Has your ex-partner taken your child without permission or refused to return them?
As a parent, nothing is more stressful than your child not coming home as planned – particularly if your ex-partner is refusing to bring them back. While you should always try to talk through a solution with your ex-partner first (be it directly or via trusted family and friends), sometimes legal action is the only way forward. Cue the Recovery Order, a court document issued to enforce the return of your child as soon as possible.
Below, we explore your rights and responsibilities in the event that your ex partner takes or keeps your child without permission. Equipped with a better understanding of why, when and how to make a recovery order, you can seek the support you need to get your child home safely.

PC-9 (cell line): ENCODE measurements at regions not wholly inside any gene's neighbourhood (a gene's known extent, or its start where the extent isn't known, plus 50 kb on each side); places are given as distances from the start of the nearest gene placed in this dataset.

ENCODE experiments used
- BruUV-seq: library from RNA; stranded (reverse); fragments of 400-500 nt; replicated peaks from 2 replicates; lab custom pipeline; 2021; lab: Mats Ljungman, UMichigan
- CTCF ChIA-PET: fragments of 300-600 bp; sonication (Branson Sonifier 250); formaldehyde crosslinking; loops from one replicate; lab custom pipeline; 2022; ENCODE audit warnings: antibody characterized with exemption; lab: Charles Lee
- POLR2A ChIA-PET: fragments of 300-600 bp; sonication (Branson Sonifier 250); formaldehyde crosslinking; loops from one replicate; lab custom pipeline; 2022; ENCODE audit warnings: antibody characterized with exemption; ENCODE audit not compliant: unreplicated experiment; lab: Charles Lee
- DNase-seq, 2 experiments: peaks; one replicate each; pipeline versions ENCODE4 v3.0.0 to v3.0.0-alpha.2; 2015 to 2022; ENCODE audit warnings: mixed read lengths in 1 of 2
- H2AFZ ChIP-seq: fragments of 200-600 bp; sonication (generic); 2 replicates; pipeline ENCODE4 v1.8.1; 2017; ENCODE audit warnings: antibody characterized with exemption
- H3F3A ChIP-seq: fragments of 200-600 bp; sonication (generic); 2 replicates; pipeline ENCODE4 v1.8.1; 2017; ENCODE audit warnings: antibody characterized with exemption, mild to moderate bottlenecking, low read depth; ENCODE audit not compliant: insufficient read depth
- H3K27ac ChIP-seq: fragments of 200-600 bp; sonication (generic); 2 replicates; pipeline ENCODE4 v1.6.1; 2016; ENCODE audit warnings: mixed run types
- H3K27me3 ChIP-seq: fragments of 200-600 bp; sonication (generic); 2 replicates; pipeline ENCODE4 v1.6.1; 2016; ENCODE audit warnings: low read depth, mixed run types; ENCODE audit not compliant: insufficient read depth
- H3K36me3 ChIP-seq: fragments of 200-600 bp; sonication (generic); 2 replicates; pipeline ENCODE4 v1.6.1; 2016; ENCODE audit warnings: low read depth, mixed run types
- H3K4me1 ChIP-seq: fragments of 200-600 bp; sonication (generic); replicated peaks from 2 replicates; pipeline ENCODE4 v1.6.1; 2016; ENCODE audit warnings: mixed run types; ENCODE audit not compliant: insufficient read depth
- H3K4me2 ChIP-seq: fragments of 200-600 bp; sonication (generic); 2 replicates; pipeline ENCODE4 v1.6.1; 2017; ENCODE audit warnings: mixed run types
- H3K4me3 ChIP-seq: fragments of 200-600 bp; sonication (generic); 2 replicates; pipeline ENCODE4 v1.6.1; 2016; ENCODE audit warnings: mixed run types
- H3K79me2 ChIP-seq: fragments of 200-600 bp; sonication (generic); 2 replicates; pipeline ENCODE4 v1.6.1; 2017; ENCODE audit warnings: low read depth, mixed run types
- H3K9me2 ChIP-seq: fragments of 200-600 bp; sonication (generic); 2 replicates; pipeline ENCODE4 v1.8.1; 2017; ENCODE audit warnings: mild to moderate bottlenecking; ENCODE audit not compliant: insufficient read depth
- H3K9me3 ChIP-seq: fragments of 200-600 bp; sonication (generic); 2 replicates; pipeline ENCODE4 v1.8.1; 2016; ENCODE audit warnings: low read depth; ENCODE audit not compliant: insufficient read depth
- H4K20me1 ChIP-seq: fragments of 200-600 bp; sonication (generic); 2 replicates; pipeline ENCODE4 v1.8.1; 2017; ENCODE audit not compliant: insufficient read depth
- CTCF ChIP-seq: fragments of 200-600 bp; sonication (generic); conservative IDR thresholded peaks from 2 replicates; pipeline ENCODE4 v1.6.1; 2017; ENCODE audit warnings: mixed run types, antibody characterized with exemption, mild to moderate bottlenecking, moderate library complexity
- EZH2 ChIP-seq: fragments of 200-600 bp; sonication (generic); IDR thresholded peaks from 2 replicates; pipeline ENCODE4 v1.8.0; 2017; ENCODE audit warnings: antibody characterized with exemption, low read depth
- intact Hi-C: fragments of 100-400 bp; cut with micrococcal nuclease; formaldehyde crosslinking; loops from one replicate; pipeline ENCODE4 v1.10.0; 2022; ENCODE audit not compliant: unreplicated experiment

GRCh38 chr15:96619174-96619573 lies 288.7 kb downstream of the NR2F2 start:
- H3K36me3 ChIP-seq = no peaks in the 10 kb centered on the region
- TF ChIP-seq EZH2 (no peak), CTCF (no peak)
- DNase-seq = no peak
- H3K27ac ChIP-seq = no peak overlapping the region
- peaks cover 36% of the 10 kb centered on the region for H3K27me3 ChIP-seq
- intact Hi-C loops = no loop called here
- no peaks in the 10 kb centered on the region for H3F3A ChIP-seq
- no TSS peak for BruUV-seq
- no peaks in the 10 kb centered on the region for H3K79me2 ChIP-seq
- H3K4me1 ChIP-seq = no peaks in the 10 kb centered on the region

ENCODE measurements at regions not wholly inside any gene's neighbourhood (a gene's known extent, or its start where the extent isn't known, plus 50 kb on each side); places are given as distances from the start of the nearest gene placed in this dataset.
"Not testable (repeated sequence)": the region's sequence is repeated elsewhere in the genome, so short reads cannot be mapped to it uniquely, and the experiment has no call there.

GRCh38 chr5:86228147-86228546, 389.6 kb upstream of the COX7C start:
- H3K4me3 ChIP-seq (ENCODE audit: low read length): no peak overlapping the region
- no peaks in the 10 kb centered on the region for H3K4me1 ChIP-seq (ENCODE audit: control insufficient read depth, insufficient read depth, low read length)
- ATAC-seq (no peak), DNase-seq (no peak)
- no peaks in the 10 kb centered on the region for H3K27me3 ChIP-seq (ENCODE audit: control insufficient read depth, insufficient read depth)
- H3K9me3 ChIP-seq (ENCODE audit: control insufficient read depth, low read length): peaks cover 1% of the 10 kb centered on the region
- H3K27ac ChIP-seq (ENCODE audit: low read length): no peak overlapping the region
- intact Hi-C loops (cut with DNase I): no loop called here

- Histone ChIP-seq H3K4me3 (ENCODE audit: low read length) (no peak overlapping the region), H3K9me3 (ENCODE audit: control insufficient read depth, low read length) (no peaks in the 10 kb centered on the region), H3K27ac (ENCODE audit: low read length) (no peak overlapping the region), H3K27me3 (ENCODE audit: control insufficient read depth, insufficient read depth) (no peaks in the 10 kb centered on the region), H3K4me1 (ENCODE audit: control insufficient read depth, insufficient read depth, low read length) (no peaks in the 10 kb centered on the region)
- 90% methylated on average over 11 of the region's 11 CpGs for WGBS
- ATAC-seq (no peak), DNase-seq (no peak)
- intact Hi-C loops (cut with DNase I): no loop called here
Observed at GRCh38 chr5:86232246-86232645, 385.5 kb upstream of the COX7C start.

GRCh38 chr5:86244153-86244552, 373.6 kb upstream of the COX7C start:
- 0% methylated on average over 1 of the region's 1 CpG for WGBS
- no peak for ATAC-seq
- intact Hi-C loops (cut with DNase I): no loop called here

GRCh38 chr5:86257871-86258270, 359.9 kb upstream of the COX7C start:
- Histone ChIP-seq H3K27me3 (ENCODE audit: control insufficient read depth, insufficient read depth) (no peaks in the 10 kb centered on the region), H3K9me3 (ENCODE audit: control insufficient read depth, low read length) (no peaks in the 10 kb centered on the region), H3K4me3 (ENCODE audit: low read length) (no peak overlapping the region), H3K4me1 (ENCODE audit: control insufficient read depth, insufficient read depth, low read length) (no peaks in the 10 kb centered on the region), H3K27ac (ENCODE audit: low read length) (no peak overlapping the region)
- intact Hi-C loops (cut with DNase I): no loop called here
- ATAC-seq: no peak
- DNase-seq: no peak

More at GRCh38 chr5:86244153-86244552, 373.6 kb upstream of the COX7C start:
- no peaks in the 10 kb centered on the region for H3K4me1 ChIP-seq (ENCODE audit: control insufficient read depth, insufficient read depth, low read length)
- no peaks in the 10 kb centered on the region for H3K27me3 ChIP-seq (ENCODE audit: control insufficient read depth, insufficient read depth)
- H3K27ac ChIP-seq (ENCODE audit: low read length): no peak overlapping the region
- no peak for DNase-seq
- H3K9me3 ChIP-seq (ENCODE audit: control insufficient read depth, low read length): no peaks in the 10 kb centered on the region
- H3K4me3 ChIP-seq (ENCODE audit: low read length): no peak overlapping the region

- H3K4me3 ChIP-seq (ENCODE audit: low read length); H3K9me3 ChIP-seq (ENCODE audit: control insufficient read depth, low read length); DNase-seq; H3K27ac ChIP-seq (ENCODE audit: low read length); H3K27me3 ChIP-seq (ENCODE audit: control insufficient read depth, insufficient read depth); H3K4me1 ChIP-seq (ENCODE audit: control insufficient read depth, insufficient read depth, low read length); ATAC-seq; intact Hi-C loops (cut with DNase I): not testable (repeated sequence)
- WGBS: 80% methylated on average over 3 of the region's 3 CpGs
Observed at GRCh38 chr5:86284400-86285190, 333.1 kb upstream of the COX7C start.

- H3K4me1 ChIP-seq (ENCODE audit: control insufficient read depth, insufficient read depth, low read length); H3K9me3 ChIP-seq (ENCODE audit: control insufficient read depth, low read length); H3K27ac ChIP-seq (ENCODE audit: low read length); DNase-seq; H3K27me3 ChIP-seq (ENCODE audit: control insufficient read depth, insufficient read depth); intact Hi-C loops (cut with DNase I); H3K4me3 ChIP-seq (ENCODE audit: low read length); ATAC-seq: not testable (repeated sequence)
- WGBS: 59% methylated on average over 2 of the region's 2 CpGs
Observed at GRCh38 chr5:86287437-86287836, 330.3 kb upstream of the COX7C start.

What is a recovery order?
A recovery order is an order made by the Family Court, which demands the child be returned to the applicant. To apply for a recovery order, you must be a:
- Parent of this child; or
- Grandparent of the child; or
- Caregiver with a parenting order, who either lives, spends time or communicates with this child; or
- Person with parental responsibility for this child; or
- Person who is concerned for the child’s welfare and care
A recovery order can authorise a specific person or organisation to locate and return your child, as well as provide daily childcare requirements until this occurs. It may also be used to prevent your ex-partner from taking your child again, permitting arrest without warrant if they attempt to do so in the future.
When can you make a recovery order?
With no minimum time frame specified in the Family Law Act, you can apply for a recovery order as soon as you feel it’s required.